Progressive has introduced a new discount program designed to offer lower auto insurance premiums to drivers who have favorable risk profiles. The idea of offering discounts to drivers who do not use their cars for commuting or drive very rarely is nothing new. Auto insurers have been surveying customers for years regarding such habits. However, Progressive’s new program is not based on subjective self reporting by policyholders. The company will monitor driver behavior using an electronic device.
Progressive’s new program, named “Snapshot Discount”, is voluntary and involves installing an electronic device in the policyholder’s car. This device connects to the car’s computer system and stores information regarding how the vehicle is operated. Factors such as overall mileage, time of operation, and driver habits are stored in the device. After thirty days, the customer will be informed whether a discount will be offered. The device does not have GPS capabilities in order to address privacy concerns.
The company has stated that the program will not cause a customer’s rate to increase, but it is unclear whether customers are going to be willing to take that risk. Presumably, the device will be capable of detecting dangerous driving, or even driving that is perceived to be dangerous but might not be. For example, traffic conditions sometimes legitimately require evasive maneuvers that could be interpreted as dangerous driving. Progressive may have measures in place to only detect habitual patterns of dangerous driving, but the methodology is not transparent.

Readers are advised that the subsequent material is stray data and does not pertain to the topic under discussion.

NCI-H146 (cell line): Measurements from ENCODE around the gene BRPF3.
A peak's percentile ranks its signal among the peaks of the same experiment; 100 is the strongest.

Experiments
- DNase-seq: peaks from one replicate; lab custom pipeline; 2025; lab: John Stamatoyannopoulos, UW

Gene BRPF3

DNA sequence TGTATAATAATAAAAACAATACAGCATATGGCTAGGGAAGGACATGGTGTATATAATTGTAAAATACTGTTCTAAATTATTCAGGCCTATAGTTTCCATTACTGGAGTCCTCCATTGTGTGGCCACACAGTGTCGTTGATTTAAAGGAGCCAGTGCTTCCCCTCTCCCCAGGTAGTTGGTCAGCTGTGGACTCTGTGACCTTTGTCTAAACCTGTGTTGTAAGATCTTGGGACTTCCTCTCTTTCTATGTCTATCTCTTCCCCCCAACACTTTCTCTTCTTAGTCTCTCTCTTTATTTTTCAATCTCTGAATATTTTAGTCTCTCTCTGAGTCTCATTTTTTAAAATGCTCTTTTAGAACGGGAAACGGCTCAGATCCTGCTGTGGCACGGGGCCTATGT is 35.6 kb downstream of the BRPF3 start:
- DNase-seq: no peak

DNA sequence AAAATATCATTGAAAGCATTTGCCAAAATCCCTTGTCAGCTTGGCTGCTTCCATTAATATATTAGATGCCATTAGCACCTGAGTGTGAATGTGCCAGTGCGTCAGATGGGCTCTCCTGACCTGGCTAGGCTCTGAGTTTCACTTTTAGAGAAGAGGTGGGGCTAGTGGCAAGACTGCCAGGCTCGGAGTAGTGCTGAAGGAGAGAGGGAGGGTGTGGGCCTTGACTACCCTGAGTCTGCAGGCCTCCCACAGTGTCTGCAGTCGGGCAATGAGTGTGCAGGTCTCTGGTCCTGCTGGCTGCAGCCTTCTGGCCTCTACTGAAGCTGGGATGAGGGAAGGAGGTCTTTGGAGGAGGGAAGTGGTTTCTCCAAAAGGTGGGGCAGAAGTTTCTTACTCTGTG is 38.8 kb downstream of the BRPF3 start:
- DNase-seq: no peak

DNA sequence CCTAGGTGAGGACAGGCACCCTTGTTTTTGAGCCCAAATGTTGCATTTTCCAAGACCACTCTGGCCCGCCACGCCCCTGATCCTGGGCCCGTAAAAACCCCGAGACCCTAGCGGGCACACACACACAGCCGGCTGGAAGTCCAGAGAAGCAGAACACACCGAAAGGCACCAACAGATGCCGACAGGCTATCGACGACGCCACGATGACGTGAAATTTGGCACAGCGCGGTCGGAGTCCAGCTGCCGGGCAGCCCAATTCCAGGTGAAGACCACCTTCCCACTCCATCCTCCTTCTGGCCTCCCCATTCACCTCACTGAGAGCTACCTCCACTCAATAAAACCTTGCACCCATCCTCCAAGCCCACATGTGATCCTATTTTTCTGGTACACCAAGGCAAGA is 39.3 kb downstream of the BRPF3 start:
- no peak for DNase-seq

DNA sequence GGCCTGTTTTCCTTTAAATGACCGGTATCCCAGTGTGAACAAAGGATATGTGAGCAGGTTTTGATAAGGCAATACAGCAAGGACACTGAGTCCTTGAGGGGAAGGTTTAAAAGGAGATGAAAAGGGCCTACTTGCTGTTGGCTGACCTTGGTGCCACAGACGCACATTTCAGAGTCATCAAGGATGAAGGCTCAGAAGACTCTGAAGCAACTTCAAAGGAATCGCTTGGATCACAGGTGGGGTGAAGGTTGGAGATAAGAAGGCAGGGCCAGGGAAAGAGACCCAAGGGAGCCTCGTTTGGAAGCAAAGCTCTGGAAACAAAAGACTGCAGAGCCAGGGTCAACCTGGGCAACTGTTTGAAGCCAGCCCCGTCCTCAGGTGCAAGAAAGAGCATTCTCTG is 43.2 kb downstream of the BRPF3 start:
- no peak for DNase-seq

Insurance companies attempt to achieve underwriting profitability by setting premiums at a level that can cover underwriting losses as well as overhead expenses. At the same time, insurers are interested in expanding market share. These goals can often conflict since aggressively growing market share requires lower premium pricing which can lead to higher loss ratios. To the extent that Progressive can identify the safe drivers and set premium levels aggressively for only those drivers, market share gains may be possible without compromising underwriting profitability.
Progressive’s latest discount program makes a great deal of sense but whether customers are willing to overcome the “big brother” aspect of plugging in a monitoring device remains to be seen.
Disclosure: The author does not own shares of Progressive.